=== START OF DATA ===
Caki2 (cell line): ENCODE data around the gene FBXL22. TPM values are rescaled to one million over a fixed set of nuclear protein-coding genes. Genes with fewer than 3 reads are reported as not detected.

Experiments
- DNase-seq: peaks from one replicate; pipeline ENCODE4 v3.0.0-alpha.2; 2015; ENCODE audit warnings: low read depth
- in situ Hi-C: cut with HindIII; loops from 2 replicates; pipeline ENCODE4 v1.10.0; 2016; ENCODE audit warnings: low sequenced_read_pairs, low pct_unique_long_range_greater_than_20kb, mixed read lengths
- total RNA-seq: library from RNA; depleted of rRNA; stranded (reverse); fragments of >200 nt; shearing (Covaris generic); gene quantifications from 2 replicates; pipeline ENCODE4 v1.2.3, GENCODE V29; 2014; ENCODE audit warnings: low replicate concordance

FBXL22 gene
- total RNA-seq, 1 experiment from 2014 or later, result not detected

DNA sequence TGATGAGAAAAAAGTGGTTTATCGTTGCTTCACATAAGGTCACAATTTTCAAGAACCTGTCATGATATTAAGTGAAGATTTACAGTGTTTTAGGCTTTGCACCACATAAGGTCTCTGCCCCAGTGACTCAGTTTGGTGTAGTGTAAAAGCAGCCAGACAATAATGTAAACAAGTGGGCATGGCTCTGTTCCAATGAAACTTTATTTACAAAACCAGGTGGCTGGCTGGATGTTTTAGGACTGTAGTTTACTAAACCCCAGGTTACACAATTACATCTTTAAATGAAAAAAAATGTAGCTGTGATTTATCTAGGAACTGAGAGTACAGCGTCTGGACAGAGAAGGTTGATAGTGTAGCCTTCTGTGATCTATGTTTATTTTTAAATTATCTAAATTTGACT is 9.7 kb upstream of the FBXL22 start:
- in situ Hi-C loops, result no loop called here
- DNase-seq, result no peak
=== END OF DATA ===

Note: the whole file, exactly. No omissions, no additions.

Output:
Caki2 (cell line): ENCODE data around the gene FBXL22. TPM values are rescaled to one million over a fixed set of nuclear protein-coding genes. Genes with fewer than 3 reads are reported as not detected.

Experiments
- DNase-seq: peaks from one replicate; pipeline ENCODE4 v3.0.0-alpha.2; 2015; ENCODE audit warnings: low read depth
- in situ Hi-C: cut with HindIII; loops from 2 replicates; pipeline ENCODE4 v1.10.0; 2016; ENCODE audit warnings: low sequenced_read_pairs, low pct_unique_long_range_greater_than_20kb, mixed read lengths
- total RNA-seq: library from RNA; depleted of rRNA; stranded (reverse); fragments of >200 nt; shearing (Covaris generic); gene quantifications from 2 replicates; pipeline ENCODE4 v1.2.3, GENCODE V29; 2014; ENCODE audit warnings: low replicate concordance

FBXL22 gene
- total RNA-seq, 1 experiment from 2014 or later, result not detected

DNA sequence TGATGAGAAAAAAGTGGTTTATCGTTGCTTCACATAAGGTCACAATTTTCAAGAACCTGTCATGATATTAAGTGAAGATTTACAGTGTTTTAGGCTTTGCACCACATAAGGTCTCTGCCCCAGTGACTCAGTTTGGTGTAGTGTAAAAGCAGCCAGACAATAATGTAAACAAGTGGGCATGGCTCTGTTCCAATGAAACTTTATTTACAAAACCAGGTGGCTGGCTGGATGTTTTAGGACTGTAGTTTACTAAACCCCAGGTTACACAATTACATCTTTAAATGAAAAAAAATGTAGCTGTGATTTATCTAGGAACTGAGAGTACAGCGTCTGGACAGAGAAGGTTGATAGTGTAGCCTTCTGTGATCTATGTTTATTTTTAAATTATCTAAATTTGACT is 9.7 kb upstream of the FBXL22 start:
- in situ Hi-C loops, result no loop called here
- DNase-seq, result no peak